Requests to withdraw after the May 4 deadline are considered only if there are compelling documented circumstances that reasonably prevented the student from withdrawing by the deadline. If there is sufficient and compelling documentation, the student will submit these medical or compassionate petitions directly to the Office of the University Registrar for review by a committee of faculty and staff. Appropriate documentation will be required and could include written recommendations from Watkins Health Services or Counseling and Psychological Services (CAPS). Consideration will be made for current situation and access to medical documentation.
We’ve also heard from students that there are concerns and stressors beyond grading options and courses. Please know that we have a variety of support services available to help you navigate your options. The Emergency Aid Network (help.ku.edu) has a robust website with resources and information about housing, food, and financial assistance available through KU as well as through local and regional agencies. The Student Support and Case Management team is also available to assist and can be reached at email@example.com or at 785-864-4060.
Leadership is also working through the details and specifics of how we can distribute the federal resources available to students as part of the Coronavirus Aid, Relief, and Economic Security Act (CARES Act). Details will be forthcoming on the resources and assistance available to students.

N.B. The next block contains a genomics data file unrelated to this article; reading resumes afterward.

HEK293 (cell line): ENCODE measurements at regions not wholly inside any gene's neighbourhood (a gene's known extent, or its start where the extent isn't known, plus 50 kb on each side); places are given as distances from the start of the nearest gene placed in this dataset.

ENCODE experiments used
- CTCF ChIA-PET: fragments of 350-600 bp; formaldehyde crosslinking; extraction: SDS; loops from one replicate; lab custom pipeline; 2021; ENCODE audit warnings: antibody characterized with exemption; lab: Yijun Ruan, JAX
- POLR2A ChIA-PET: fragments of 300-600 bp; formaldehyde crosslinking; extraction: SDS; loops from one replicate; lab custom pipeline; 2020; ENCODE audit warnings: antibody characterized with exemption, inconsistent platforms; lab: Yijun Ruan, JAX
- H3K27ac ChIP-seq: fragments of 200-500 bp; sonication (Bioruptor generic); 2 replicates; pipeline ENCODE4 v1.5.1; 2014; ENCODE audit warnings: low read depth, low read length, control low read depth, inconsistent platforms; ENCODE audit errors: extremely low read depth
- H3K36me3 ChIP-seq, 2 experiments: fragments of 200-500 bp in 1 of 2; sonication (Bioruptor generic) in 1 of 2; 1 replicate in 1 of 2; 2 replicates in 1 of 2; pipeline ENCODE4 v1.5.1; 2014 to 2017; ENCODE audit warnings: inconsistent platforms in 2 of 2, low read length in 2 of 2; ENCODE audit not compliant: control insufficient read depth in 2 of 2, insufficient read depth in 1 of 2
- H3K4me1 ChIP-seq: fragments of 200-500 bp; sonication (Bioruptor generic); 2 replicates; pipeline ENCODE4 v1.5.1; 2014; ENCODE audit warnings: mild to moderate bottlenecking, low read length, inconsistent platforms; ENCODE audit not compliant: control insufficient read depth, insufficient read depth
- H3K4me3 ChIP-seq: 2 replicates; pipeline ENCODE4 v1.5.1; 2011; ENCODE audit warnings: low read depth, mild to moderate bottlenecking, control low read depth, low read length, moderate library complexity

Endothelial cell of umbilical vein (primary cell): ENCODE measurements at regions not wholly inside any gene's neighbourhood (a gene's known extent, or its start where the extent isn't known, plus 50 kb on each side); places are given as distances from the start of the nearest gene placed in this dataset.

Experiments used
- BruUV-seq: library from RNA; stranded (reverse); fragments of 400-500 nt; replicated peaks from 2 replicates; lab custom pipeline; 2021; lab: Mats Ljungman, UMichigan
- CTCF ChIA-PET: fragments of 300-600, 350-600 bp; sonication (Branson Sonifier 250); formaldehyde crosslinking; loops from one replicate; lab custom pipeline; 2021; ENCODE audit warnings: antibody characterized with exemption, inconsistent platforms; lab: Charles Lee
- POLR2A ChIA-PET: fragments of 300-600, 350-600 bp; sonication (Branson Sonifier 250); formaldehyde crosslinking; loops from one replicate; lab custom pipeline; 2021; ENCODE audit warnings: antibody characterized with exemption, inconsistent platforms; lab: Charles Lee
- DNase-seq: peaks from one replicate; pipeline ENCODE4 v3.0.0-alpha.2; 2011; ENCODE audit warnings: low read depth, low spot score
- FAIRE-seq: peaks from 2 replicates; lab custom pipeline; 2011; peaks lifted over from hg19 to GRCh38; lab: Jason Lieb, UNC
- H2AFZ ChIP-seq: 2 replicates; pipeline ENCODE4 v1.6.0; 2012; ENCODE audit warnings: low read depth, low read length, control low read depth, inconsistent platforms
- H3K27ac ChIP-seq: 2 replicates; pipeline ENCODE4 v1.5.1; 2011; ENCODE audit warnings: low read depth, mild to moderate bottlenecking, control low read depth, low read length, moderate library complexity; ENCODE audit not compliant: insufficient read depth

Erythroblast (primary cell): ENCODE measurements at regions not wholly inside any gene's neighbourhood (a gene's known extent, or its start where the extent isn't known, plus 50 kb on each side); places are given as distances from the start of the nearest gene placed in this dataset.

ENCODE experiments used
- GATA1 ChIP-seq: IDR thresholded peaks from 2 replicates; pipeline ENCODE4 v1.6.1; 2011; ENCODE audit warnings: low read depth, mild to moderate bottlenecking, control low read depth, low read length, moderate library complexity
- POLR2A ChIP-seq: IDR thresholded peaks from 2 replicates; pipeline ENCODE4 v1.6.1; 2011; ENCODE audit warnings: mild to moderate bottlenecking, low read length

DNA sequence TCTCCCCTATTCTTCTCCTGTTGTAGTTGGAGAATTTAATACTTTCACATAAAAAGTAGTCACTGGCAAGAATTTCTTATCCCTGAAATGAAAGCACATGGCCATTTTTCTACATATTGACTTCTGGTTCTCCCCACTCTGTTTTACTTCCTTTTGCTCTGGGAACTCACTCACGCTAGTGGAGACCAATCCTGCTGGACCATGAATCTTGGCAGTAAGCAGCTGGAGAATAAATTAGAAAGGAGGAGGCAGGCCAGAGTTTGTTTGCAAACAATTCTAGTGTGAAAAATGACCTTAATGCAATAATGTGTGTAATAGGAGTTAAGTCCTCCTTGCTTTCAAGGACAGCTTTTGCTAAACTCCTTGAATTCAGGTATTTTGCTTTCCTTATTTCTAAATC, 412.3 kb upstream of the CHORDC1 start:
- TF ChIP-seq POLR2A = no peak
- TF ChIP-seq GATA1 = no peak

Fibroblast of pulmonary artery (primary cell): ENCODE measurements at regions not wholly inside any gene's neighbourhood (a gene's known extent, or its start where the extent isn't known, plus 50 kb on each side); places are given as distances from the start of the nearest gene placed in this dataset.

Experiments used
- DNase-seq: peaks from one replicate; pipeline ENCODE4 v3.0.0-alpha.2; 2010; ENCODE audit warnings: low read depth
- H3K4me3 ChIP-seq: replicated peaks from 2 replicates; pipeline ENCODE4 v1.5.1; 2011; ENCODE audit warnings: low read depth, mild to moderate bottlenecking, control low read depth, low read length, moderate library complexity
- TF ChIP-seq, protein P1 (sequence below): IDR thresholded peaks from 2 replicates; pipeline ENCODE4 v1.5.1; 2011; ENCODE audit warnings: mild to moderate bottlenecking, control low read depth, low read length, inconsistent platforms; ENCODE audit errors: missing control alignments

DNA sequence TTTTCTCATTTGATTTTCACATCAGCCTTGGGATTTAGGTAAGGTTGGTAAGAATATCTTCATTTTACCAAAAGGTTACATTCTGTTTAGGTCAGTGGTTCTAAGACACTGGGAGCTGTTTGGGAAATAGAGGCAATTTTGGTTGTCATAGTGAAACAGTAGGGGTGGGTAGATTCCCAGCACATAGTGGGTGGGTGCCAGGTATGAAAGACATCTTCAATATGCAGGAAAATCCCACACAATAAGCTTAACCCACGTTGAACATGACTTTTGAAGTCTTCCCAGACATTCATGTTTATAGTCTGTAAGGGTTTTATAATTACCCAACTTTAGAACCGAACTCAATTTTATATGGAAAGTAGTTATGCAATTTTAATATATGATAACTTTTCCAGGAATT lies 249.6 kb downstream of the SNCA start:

Next week we will hold two separate conversation breaks online, one specifically for graduate students and the other for undergraduate students. During these hour-long conversations, vice provosts and I will cover several topics that are on your minds. The graduate student conversation break will be noon, Monday, April 20. The undergraduate student conversation break takes place at noon, Wednesday, April 22. Because we expect viewership to be large we need to solicit your questions and concerns in advance.
We’ll send you additional reminders in advance of each event. Before then, please let us know the questions you have and the topics you want us to cover by following the appropriate link:
Each college and university across the globe is making policy and procedural modifications to meet the needs of their campus communities. KU is no different in this manner, and we have spent extensive time reviewing requests for changes to KU policy and procedures and the short- and long-term implications of any change on the university community. We continue to learn and adjust with each decision, and value all of the feedback you have provided in response to these decisions.
As always, if you need help and are unsure where to go, or if you feel the need to share your perspective with us, please send an email to firstname.lastname@example.org.
Barbara A. Bichelmeyer
Provost & Executive Vice Chancellor